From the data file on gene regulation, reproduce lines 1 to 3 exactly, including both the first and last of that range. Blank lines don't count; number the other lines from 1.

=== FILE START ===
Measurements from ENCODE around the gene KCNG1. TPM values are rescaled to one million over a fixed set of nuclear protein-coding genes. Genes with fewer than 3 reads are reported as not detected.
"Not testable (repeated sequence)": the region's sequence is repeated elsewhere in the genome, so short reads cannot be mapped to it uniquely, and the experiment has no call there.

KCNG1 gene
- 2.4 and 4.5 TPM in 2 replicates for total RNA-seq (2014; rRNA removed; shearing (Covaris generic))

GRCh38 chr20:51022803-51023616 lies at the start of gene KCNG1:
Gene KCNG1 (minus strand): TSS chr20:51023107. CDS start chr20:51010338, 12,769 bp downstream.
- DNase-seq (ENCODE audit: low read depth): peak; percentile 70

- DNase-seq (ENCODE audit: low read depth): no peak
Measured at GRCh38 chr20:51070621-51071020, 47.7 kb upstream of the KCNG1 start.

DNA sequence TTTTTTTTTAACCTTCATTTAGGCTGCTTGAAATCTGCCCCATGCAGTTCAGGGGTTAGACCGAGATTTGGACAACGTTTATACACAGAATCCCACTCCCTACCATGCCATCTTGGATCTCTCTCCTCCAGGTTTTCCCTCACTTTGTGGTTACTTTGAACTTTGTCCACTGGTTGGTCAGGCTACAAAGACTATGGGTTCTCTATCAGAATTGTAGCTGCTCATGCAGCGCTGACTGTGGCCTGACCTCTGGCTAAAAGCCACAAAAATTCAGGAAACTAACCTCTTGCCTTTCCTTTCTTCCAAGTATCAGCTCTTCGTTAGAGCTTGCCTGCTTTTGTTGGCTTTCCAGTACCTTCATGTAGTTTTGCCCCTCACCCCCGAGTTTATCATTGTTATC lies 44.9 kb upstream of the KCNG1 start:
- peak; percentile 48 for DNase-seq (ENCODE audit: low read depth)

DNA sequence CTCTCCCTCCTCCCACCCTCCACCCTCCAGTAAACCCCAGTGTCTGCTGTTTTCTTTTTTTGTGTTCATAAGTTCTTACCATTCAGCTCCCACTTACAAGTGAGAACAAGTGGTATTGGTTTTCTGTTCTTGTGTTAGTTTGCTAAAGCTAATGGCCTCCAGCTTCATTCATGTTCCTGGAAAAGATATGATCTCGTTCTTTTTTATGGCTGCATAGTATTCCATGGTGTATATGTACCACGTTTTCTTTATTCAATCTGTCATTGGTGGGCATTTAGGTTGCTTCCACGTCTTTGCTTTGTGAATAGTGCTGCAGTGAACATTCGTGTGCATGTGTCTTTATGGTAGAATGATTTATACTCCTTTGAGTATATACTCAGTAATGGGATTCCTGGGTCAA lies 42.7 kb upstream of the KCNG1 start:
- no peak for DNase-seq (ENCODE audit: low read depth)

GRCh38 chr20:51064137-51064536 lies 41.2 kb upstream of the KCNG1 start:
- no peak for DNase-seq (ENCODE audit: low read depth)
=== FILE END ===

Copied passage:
Measurements from ENCODE around the gene KCNG1. TPM values are rescaled to one million over a fixed set of nuclear protein-coding genes. Genes with fewer than 3 reads are reported as not detected.
"Not testable (repeated sequence)": the region's sequence is repeated elsewhere in the genome, so short reads cannot be mapped to it uniquely, and the experiment has no call there.

KCNG1 gene